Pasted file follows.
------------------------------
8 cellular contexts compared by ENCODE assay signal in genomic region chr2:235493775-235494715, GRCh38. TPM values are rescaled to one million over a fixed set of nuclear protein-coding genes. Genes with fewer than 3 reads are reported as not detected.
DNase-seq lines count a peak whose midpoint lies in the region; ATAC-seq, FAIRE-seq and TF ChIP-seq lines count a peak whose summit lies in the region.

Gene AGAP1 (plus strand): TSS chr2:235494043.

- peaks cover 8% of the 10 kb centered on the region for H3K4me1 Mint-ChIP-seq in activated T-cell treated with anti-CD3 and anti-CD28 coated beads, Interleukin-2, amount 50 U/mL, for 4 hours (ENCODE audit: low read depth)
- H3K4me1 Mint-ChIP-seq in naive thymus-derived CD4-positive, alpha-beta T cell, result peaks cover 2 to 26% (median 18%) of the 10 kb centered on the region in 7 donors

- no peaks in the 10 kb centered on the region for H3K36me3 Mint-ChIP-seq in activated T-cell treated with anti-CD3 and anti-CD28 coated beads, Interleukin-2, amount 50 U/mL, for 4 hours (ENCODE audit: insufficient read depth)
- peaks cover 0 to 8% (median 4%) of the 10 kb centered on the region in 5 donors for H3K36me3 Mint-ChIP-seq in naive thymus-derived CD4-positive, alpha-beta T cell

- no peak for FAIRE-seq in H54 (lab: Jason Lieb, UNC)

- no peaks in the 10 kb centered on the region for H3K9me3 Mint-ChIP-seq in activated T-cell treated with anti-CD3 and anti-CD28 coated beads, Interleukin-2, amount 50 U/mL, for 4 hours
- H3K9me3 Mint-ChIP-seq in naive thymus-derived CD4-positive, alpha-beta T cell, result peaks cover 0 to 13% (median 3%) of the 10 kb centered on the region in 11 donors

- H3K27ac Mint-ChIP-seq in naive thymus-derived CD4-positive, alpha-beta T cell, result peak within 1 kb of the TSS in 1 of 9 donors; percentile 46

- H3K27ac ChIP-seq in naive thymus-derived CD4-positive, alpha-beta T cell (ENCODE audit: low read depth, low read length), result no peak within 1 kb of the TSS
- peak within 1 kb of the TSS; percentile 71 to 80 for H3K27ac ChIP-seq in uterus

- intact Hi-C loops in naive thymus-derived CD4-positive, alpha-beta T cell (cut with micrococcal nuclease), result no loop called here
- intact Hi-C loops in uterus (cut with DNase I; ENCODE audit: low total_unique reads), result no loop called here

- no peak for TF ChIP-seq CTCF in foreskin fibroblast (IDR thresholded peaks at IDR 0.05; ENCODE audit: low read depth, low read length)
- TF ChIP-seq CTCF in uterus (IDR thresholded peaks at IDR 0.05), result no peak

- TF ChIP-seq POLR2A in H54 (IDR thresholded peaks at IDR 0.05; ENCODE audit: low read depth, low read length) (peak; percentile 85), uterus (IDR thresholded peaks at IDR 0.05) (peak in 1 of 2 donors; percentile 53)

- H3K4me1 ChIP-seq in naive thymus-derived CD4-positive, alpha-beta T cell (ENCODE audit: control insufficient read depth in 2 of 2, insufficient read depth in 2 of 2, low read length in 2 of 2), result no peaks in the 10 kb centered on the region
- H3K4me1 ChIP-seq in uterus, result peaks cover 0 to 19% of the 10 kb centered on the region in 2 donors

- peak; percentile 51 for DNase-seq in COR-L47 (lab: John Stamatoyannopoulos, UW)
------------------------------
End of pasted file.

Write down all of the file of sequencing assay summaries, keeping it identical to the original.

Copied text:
8 cellular contexts compared by ENCODE assay signal in genomic region chr2:235493775-235494715, GRCh38. TPM values are rescaled to one million over a fixed set of nuclear protein-coding genes. Genes with fewer than 3 reads are reported as not detected.
DNase-seq lines count a peak whose midpoint lies in the region; ATAC-seq, FAIRE-seq and TF ChIP-seq lines count a peak whose summit lies in the region.

Gene AGAP1 (plus strand): TSS chr2:235494043.

- peaks cover 8% of the 10 kb centered on the region for H3K4me1 Mint-ChIP-seq in activated T-cell treated with anti-CD3 and anti-CD28 coated beads, Interleukin-2, amount 50 U/mL, for 4 hours (ENCODE audit: low read depth)
- H3K4me1 Mint-ChIP-seq in naive thymus-derived CD4-positive, alpha-beta T cell, result peaks cover 2 to 26% (median 18%) of the 10 kb centered on the region in 7 donors

- no peaks in the 10 kb centered on the region for H3K36me3 Mint-ChIP-seq in activated T-cell treated with anti-CD3 and anti-CD28 coated beads, Interleukin-2, amount 50 U/mL, for 4 hours (ENCODE audit: insufficient read depth)
- peaks cover 0 to 8% (median 4%) of the 10 kb centered on the region in 5 donors for H3K36me3 Mint-ChIP-seq in naive thymus-derived CD4-positive, alpha-beta T cell

- no peak for FAIRE-seq in H54 (lab: Jason Lieb, UNC)

- no peaks in the 10 kb centered on the region for H3K9me3 Mint-ChIP-seq in activated T-cell treated with anti-CD3 and anti-CD28 coated beads, Interleukin-2, amount 50 U/mL, for 4 hours
- H3K9me3 Mint-ChIP-seq in naive thymus-derived CD4-positive, alpha-beta T cell, result peaks cover 0 to 13% (median 3%) of the 10 kb centered on the region in 11 donors

- H3K27ac Mint-ChIP-seq in naive thymus-derived CD4-positive, alpha-beta T cell, result peak within 1 kb of the TSS in 1 of 9 donors; percentile 46

- H3K27ac ChIP-seq in naive thymus-derived CD4-positive, alpha-beta T cell (ENCODE audit: low read depth, low read length), result no peak within 1 kb of the TSS
- peak within 1 kb of the TSS; percentile 71 to 80 for H3K27ac ChIP-seq in uterus

- intact Hi-C loops in naive thymus-derived CD4-positive, alpha-beta T cell (cut with micrococcal nuclease), result no loop called here
- intact Hi-C loops in uterus (cut with DNase I; ENCODE audit: low total_unique reads), result no loop called here

- no peak for TF ChIP-seq CTCF in foreskin fibroblast (IDR thresholded peaks at IDR 0.05; ENCODE audit: low read depth, low read length)
- TF ChIP-seq CTCF in uterus (IDR thresholded peaks at IDR 0.05), result no peak

- TF ChIP-seq POLR2A in H54 (IDR thresholded peaks at IDR 0.05; ENCODE audit: low read depth, low read length) (peak; percentile 85), uterus (IDR thresholded peaks at IDR 0.05) (peak in 1 of 2 donors; percentile 53)

- H3K4me1 ChIP-seq in naive thymus-derived CD4-positive, alpha-beta T cell (ENCODE audit: control insufficient read depth in 2 of 2, insufficient read depth in 2 of 2, low read length in 2 of 2), result no peaks in the 10 kb centered on the region
- H3K4me1 ChIP-seq in uterus, result peaks cover 0 to 19% of the 10 kb centered on the region in 2 donors

- peak; percentile 51 for DNase-seq in COR-L47 (lab: John Stamatoyannopoulos, UW)